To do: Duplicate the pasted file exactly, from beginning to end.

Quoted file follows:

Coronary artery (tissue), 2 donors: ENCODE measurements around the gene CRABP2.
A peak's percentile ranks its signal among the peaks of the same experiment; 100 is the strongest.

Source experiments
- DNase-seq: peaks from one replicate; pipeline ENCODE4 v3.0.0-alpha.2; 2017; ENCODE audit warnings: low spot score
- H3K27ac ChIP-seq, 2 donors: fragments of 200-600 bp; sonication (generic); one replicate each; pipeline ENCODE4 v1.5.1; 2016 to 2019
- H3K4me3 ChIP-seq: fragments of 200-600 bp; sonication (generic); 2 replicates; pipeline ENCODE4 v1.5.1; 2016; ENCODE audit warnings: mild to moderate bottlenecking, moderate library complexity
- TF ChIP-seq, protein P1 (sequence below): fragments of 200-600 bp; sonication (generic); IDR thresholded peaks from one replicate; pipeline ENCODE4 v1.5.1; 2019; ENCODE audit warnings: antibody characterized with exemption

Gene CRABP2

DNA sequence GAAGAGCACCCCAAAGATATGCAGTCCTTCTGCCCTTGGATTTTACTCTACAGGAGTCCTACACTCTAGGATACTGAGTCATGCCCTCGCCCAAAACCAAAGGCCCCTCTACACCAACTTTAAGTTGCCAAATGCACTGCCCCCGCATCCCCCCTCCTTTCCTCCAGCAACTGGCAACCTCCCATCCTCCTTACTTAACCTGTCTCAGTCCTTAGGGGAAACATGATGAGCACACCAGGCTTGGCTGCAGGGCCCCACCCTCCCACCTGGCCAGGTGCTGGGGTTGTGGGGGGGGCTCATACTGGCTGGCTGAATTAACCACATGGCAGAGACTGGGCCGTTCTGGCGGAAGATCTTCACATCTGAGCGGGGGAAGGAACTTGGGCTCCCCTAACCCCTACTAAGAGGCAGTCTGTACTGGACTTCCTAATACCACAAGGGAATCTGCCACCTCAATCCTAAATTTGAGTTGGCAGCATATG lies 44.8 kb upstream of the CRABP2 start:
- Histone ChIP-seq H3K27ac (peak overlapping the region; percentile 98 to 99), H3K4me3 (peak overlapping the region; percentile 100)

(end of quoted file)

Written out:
Coronary artery (tissue), 2 donors: ENCODE measurements around the gene CRABP2.
A peak's percentile ranks its signal among the peaks of the same experiment; 100 is the strongest.

Source experiments
- DNase-seq: peaks from one replicate; pipeline ENCODE4 v3.0.0-alpha.2; 2017; ENCODE audit warnings: low spot score
- H3K27ac ChIP-seq, 2 donors: fragments of 200-600 bp; sonication (generic); one replicate each; pipeline ENCODE4 v1.5.1; 2016 to 2019
- H3K4me3 ChIP-seq: fragments of 200-600 bp; sonication (generic); 2 replicates; pipeline ENCODE4 v1.5.1; 2016; ENCODE audit warnings: mild to moderate bottlenecking, moderate library complexity
- TF ChIP-seq, protein P1 (sequence below): fragments of 200-600 bp; sonication (generic); IDR thresholded peaks from one replicate; pipeline ENCODE4 v1.5.1; 2019; ENCODE audit warnings: antibody characterized with exemption

Gene CRABP2

DNA sequence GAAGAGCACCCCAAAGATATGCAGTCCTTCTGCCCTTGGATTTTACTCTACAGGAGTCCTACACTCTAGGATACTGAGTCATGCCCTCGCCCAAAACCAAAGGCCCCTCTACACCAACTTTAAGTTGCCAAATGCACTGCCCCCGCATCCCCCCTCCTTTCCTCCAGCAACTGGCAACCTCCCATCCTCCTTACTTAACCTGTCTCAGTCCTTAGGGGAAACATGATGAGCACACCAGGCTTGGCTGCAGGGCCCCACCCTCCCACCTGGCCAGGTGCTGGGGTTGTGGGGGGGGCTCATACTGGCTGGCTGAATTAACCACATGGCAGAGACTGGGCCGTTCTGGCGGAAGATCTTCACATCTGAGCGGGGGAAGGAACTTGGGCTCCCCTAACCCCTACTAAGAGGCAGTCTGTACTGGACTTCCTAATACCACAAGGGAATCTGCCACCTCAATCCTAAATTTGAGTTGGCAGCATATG lies 44.8 kb upstream of the CRABP2 start:
- Histone ChIP-seq H3K27ac (peak overlapping the region; percentile 98 to 99), H3K4me3 (peak overlapping the region; percentile 100)